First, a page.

A circular reference occurs if two separate objects pass references to each other.
In older browsers circular references were a cause of memory leaks. With improvements in Garbage collection algorithms, which can now handle cycles and cyclic dependencies fine, this is no longer an issue.
However, from a pure design point of view, circular referencing is still a bad thing and a code smell. Circular referencing implies that the 2 objects referencing each other are tightly coupled and changes to one object may need changes in other as well.
Avoiding circular references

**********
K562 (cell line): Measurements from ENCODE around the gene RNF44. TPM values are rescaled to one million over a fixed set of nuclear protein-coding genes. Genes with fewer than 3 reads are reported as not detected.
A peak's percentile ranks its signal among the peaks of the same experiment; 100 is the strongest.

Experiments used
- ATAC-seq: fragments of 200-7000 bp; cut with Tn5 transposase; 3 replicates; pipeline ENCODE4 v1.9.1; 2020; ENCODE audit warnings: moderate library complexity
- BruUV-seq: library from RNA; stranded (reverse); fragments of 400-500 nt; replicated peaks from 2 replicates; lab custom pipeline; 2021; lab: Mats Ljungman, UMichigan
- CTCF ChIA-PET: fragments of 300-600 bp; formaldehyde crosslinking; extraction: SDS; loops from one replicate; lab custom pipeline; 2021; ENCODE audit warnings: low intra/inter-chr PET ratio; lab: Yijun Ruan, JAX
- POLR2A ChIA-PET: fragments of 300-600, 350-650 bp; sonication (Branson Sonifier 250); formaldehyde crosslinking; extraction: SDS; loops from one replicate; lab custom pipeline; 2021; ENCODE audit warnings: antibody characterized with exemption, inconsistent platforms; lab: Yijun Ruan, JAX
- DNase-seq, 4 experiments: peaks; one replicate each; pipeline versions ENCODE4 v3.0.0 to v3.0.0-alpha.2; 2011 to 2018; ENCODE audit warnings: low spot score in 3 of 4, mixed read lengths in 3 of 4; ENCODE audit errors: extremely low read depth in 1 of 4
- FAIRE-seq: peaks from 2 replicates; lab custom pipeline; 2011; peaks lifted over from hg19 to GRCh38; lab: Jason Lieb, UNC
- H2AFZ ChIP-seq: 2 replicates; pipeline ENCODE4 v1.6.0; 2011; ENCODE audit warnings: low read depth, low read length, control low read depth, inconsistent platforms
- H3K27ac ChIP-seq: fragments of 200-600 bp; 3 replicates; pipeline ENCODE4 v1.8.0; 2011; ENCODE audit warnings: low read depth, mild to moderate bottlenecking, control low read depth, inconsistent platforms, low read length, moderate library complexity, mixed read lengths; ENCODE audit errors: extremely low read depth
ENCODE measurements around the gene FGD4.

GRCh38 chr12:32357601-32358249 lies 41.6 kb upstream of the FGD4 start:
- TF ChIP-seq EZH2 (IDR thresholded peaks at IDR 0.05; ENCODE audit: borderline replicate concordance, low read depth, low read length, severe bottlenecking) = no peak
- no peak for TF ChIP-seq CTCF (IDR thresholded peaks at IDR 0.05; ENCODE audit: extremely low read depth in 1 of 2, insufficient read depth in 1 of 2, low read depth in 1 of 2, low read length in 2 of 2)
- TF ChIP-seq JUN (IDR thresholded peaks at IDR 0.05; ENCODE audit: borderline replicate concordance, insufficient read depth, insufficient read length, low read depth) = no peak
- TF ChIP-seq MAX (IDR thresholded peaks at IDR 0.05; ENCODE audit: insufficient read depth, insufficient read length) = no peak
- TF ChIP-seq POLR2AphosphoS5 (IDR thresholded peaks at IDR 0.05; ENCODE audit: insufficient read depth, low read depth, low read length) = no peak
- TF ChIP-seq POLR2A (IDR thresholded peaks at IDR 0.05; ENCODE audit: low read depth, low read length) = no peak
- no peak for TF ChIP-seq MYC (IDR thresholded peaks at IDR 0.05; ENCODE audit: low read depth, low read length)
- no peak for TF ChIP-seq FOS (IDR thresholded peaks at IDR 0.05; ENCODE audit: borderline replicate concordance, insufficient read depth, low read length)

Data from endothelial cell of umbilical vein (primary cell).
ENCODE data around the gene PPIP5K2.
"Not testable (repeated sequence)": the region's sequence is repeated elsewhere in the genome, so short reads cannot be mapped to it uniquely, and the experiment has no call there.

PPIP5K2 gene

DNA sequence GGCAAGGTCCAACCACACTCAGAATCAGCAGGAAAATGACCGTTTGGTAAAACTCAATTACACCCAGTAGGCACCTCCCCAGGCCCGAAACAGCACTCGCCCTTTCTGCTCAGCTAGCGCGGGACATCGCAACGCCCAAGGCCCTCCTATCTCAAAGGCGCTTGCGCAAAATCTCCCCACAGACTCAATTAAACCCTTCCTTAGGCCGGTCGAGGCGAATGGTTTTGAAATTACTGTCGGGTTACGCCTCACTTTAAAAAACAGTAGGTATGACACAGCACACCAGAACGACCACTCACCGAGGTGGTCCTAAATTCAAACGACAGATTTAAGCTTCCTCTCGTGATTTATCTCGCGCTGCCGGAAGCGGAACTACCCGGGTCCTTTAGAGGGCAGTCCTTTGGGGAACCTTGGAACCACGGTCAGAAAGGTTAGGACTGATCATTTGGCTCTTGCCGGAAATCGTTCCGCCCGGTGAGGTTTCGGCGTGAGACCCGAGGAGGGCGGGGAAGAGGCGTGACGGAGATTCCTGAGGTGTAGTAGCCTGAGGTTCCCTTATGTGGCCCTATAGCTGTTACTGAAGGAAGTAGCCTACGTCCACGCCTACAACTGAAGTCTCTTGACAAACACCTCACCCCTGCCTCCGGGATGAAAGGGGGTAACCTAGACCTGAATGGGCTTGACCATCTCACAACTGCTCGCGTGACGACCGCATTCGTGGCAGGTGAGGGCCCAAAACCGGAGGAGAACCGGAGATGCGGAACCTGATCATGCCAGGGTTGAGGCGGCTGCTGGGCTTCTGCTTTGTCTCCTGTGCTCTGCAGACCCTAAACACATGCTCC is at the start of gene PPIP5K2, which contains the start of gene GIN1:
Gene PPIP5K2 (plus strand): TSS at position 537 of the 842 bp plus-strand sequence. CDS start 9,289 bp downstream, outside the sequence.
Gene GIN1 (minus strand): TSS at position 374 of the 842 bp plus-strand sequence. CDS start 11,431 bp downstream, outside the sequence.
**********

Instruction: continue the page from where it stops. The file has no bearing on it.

There is no one way to avoid circular reference in JS. It depends on the use case and the situation and may also be necessary in some cases. We can take an example to understand this:
Suppose you have 2 objects, Dog and Person. You want to be able to reference the owner of a dog just using the dog object and the pet of a person using the person object.
let dog = new Dog(); let person = new Person(); // Creating a circular reference dog.owner = person person.pet = dog
In most scenarios you'll need to access only one object and derive the other from it. so you can break one of the links. If not then you can use a map to map objects in the reverse scenario. But instead of using hacks, it is better to let the circular ref be there.